The government will hold an emergency response committee meeting over the flooding that has wrecked homes and businesses across the Midlands and Yorkshire, forcing thousands of people to flee.
The Cobra meeting on Tuesday, at which ministers and civil servants will discuss the response to the disaster, comes as forecasters are predicting yet more deluges across swathes of England and Wales later this week.
The Met Office has a yellow weather warning for rain until midday on Tuesday, covering parts of Stoke-on-Trent, Derby and Sheffield. It warned that frequent, heavy showers in these areas were “likely to cause some flooding and transport disruption”.
The rain on Thursday is forecast to be particularly severe, with two warnings in place, stretching from Kent to Newcastle, and west to Cardiff.
Another includes a warning of “danger to life” which covers South Yorkshire, north Nottinghamshire and north Lincolnshire.
The Met Office highlighted this area as being particularly at risk because it has already suffered devastating flooding, particularly in South Yorkshire.
Insurers are already starting to count the cost of the devastation. After three storms and severe flooding in December 2015, they said they spent £1.3bn repairing and replacing homes, businesses, vehicles and belongings.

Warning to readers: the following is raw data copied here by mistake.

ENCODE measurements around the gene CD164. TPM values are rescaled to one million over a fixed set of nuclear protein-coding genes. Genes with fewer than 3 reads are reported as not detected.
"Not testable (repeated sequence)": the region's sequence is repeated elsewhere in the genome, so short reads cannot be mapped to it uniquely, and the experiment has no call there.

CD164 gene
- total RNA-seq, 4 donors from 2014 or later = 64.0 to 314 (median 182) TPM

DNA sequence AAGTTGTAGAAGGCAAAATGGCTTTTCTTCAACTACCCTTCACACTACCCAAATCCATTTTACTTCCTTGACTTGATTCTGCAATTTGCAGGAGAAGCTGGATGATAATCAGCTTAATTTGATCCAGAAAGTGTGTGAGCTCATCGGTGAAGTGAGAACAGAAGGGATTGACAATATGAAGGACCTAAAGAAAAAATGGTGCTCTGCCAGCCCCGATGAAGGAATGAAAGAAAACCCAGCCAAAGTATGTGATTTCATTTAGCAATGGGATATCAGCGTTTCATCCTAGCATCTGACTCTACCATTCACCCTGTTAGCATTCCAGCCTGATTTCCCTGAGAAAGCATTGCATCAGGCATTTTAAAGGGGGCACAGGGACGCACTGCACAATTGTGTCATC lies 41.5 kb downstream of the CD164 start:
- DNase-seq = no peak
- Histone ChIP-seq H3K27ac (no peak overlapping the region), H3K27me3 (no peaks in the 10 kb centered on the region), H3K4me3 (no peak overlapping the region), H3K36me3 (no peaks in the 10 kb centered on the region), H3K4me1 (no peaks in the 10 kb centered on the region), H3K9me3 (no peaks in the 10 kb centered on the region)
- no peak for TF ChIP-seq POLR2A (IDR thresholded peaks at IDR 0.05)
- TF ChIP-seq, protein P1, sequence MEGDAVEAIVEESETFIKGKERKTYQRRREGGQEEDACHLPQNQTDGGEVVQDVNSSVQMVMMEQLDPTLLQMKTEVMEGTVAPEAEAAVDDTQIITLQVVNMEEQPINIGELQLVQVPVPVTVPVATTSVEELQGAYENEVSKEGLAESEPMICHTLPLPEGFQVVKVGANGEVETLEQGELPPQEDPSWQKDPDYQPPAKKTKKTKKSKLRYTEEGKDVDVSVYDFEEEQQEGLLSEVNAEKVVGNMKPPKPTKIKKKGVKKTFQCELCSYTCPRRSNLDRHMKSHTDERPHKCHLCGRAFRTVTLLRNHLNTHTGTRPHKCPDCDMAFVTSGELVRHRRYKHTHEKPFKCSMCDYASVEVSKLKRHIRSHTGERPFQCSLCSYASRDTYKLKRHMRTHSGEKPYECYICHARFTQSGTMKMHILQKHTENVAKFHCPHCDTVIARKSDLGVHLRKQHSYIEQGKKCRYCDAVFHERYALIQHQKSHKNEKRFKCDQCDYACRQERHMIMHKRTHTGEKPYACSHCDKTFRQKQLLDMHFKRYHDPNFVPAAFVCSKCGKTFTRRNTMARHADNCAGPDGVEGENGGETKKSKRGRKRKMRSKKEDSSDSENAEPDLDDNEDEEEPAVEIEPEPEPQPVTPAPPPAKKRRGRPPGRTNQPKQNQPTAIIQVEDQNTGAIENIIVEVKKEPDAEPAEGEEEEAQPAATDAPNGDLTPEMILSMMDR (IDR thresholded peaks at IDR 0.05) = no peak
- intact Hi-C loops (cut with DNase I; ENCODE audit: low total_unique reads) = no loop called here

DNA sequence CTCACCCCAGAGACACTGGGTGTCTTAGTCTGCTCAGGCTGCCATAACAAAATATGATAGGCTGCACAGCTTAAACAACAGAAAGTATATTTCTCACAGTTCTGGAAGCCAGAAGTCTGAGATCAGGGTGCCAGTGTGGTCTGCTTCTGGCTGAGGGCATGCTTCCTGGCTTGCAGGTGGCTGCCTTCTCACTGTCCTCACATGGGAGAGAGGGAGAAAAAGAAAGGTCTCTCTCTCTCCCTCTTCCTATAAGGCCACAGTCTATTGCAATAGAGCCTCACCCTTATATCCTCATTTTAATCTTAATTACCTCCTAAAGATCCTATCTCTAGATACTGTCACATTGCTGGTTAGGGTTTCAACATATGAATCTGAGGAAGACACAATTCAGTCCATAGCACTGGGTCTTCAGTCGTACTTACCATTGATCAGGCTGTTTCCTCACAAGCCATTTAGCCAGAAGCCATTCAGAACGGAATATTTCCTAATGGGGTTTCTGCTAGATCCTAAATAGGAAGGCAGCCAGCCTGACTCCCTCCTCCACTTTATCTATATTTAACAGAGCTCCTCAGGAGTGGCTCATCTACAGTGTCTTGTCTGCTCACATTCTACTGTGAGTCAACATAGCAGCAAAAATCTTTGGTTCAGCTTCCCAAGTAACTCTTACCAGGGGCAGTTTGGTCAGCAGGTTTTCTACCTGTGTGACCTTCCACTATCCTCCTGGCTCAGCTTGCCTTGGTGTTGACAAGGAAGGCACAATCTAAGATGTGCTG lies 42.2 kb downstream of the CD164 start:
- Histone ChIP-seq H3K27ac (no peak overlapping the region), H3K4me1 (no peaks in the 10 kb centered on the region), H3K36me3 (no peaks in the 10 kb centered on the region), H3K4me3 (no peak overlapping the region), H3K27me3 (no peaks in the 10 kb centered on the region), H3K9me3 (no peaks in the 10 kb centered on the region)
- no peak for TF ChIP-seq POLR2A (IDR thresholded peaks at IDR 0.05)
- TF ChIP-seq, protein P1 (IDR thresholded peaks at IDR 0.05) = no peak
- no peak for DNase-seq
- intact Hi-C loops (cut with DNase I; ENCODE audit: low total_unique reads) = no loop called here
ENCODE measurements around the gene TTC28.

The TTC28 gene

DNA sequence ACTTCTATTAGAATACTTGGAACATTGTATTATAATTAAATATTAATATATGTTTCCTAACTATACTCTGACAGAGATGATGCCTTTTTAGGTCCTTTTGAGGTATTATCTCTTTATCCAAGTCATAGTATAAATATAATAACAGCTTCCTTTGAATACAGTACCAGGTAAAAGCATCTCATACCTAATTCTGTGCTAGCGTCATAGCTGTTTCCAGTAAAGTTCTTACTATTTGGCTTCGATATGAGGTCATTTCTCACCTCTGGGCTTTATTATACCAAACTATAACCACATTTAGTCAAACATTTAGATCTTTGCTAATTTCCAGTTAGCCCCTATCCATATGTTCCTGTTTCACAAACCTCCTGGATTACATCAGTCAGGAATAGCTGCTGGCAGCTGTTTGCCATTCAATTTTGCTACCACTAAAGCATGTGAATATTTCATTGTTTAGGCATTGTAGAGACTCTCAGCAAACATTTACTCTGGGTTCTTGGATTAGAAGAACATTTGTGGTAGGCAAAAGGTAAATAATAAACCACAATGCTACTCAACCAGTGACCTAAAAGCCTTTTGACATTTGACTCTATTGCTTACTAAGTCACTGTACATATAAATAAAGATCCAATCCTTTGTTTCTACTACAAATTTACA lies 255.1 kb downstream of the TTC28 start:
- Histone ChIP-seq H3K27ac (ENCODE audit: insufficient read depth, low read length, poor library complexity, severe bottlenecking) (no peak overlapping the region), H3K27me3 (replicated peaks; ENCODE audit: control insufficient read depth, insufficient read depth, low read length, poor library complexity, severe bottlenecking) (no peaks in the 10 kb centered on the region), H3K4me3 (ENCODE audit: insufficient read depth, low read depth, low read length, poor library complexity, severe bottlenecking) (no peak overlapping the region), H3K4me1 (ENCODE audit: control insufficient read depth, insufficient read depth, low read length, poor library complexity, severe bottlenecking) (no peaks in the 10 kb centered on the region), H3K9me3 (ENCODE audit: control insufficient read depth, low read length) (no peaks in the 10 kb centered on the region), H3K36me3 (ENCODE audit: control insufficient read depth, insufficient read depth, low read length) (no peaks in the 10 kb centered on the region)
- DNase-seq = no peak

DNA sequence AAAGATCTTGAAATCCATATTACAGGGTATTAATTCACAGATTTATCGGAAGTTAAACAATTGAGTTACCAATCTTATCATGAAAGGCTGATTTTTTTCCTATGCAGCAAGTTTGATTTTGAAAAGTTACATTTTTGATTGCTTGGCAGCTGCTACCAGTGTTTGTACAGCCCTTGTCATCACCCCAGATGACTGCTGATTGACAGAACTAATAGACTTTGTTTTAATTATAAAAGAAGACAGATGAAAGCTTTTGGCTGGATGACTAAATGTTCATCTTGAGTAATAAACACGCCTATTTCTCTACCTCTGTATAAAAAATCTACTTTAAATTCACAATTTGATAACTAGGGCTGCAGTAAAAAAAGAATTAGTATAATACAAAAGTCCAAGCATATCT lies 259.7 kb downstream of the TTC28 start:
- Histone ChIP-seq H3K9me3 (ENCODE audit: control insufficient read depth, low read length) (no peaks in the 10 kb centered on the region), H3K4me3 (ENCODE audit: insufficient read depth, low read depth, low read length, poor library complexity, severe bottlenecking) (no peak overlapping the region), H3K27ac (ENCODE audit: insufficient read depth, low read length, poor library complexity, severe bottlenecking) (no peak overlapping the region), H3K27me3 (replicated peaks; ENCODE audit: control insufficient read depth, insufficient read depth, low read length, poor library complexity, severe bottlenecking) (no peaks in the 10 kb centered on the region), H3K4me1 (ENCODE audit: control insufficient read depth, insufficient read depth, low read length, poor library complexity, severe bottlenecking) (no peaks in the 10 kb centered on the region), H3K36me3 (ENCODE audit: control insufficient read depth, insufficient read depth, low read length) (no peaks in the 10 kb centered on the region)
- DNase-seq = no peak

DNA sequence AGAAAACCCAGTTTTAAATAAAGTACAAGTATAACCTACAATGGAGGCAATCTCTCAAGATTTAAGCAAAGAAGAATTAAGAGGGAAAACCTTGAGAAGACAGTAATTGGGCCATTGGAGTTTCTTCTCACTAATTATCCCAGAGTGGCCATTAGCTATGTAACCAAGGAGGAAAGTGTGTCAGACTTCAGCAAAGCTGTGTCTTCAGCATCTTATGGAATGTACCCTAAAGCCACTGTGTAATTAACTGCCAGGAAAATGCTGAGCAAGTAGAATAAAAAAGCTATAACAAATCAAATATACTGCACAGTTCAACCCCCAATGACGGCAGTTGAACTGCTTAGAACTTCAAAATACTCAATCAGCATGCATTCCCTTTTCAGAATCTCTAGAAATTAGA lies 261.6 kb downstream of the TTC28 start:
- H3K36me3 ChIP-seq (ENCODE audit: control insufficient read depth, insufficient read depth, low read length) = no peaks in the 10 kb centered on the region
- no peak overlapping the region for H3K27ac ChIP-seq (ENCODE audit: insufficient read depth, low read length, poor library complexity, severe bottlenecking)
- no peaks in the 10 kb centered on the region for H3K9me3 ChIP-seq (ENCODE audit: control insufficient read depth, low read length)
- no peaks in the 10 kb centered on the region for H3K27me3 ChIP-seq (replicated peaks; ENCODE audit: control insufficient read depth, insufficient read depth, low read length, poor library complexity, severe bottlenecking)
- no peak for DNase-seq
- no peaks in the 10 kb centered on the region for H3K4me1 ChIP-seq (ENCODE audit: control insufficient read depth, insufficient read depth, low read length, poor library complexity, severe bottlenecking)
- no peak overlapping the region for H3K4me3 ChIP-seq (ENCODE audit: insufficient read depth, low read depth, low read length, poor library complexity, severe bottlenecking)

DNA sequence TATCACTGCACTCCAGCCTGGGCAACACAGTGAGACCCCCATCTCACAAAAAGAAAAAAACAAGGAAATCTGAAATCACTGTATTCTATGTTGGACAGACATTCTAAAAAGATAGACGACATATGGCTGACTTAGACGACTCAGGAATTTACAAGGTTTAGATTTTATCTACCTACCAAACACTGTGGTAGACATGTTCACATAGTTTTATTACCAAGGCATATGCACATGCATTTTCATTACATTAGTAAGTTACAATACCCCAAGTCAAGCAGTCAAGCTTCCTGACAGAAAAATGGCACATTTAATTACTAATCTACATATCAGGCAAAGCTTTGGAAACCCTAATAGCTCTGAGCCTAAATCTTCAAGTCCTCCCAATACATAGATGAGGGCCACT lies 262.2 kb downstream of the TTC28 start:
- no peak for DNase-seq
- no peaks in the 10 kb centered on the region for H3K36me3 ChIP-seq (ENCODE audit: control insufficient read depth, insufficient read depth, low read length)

Cobra meetings, named after Cabinet Office Briefing Room A in Whitehall, may involve ministers, civil servants, police and others in authority.
Earlier Jeremy Corbyn, the Labour leader, had called on Boris Johnson to call a Cobra meeting and “take personal charge” of the response, saying he disagreed with the prime minister’s assessment on Friday that the flooding was “not looking like something we need to escalate to the level of a national emergency”.
Several areas from Yorkshire to Derbyshire and Nottinghamshire were deluged with a month’s worth of rain in a day during downpours last week. Last month was one of the wettest Octobers on record, leaving ground across northern areas saturated.
Five severe flood warnings are still in place on the River Don, South Yorkshire, which burst its banks last week, forcing residents to leave their homes.
Residents in Fishlake, near Doncaster, fear more flooding is likely unless the existing water is pumped away.
Pam Webb, the owner of Truffle Lodge, a luxury spa in Fishlake, said the community had not experienced flooding in 100 years and said residents needed to know why it had happened now.
She said: “We need to now establish why and how and who should be accountable.
“Is it the flood defences that weren’t sufficient to hold it? Did something give at some other point?”
Ms Webb said the Environment Agency was bringing in pumps after she made a direct appeal.
Additional reporting by agencies
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